Nick Clegg doesn’t think Facebook is polarizing

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There is no shortage of criticisms that get leveled at Facebook: it’s spreading misinformation and hate speech, it’s too polarizing, it’s responsible for fraying the very fabric of society. The list goes on.

This morning, Facebook’s VP of global affairs, Nick Clegg, published a lengthy Medium post addressing some of these criticisms and unveiled some changes the company is making to give users more control over their experience. Specifically, the company is going to allow Facebook users to customize their feeds and how the algorithm presents content from other Facebook users to them. “People should be able to better understand how the ranking algorithms work and why they make particular decisions, and they should have more control over the content that is shown to them,” Clegg writes. “You should be able to talk back to the algorithm and consciously adjust or ignore the predictions it makes—to alter your personal algorithm in the cold light of day, through breathing spaces built into the design of the platform.”

There’s a lot to discuss there. And to help us unpack the post, Clegg sat down with Platformer editor and Verge contributing editor Casey Newton yesterday for a special episode of Decoder.

In particular, Clegg does not think Facebook is designed to reward provocative content, which is a new rebuttal to the company’s critics (and likely a surprise to anyone who’s paid attention to their Facebook feeds). “The reality is, it’s not in Facebook’s interest – financially or reputationally – to continually turn up the temperature and push users towards ever more extreme content,” Clegg writes in his post. “Bear in mind, the vast majority of Facebook’s revenue is from advertising. Advertisers don’t want their brands and products displayed next to extreme or hateful content – a point that many made explicitly last summer during a high-profile boycott by a number of household-name brands.”

Fundamentally, Clegg’s argument is that the Facebook backlash isn’t rooted in fact or science, and that if it gets carried away, we’re never going to get to the better version of the internet that a lot of us want, and he’s trying to reset the debates on Facebook’s terms.

We’ll leave it to you to decide how successful he is.

Okay, Casey Newton with Nick Clegg, VP of global affairs at Facebook. Here we go.

Below is a lightly edited excerpt from their conversation. This post will be updated with a full transcript of the interview on Friday, April 2nd.

Most of us, we’re not math majors or computer science majors. And so there is some sort of fear and uncertainty about what’s going on in the background. One of the things that Facebook is now doing is giving us some new ways to change up what we see in the News Feed. So what are some of these new controls?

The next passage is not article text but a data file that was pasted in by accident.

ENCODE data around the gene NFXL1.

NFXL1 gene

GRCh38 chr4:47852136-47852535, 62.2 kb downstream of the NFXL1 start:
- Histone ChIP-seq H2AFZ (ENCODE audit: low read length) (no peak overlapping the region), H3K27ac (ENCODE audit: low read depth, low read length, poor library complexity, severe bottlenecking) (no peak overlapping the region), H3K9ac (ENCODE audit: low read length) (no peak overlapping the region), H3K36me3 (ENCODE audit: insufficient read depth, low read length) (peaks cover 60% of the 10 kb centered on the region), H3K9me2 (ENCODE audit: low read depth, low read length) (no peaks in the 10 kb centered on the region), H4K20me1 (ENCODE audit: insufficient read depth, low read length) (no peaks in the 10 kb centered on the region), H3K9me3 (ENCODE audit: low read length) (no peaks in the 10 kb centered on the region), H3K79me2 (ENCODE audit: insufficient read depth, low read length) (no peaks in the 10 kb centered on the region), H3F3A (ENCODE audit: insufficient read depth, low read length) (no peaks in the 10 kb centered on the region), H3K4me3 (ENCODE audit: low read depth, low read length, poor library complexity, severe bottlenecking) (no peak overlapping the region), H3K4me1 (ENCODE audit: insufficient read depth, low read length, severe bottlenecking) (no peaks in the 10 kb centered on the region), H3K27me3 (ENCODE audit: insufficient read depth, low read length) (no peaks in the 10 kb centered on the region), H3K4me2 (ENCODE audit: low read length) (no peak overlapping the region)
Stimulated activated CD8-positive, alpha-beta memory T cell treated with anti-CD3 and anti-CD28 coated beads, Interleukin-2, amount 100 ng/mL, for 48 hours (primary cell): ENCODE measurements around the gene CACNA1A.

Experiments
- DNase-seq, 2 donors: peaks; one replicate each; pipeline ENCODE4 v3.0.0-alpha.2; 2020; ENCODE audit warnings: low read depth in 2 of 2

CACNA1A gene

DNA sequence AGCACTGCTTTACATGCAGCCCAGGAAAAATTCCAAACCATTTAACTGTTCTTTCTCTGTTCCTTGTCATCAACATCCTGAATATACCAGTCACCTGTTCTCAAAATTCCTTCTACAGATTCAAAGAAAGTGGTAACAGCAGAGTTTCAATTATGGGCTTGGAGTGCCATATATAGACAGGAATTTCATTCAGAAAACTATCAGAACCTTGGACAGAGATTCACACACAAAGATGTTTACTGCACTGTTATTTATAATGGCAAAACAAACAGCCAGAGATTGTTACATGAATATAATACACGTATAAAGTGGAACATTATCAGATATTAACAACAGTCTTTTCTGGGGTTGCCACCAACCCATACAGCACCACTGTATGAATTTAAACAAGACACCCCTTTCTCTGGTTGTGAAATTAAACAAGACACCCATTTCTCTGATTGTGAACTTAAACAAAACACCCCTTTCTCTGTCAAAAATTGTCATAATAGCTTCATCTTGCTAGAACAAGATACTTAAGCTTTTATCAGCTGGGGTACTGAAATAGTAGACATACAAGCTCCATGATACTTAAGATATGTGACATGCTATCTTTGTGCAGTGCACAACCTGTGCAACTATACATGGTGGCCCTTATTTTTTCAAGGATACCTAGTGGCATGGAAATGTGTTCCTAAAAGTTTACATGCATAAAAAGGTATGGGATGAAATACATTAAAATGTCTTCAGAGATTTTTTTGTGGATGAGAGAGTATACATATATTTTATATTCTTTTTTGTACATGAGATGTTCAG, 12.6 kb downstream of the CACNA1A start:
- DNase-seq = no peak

So some of the controls are old. We’ve had them for a while, but we’re just going to make them a lot more prominent. So for instance, you could always switch to a chronological feed. But candidly, it wasn’t easy for people to find. So we’re now going to have a feed filter bar. When you scroll to the top of your feed, it’ll be there. It’ll always be there, and you can toggle between the feed as it currently exists, to have it chronologically ordered, or crucially, and this is new, so that you can create your own new feed of favorites — of favorite groups, friends, posts, and so on. And you’ll be able to curate that, if you like, for yourself and toggle between those three — the feed as it is, the chronological feed, and your new favorites feed — in a much, much more effortless way.

It’ll be much more visible. It’ll be visible there when you scroll to the top of your feed. There are other new controls as well, which I’m announcing this week. You’ll be able to curate with much greater granularity than before who can comment on your posts. And that is something which wasn’t available before. And we’re also going to extend something which has existed for ads, for instance, and for connected content. Namely, why am I seeing this? So you can go to the three dots and you can see, “Why am I seeing this ad?” We’re now going to extend that to suggested content. So when something’s suggested to you, that cooking video, you can go on the three dots, and you can see why you’re seeing that.

So I think, collectively, it’s a start. I’m not going to pretend that those changes in and of themselves will lift all the questions that people have about how social media operates and how they interact with Facebook. But I do feel that they are significant steps in a better direction, putting users more in charge, being more open and transparent about things, and we will follow up with a number of additional steps, greater transparency, greater controls in the months to come.

Is that also a suggestion that maybe this is the beginning of this feed filter bar that you’re introducing, that that might have more filters that come to it over time? Is the idea that users will have more and more control over how the stuff they see is ranked?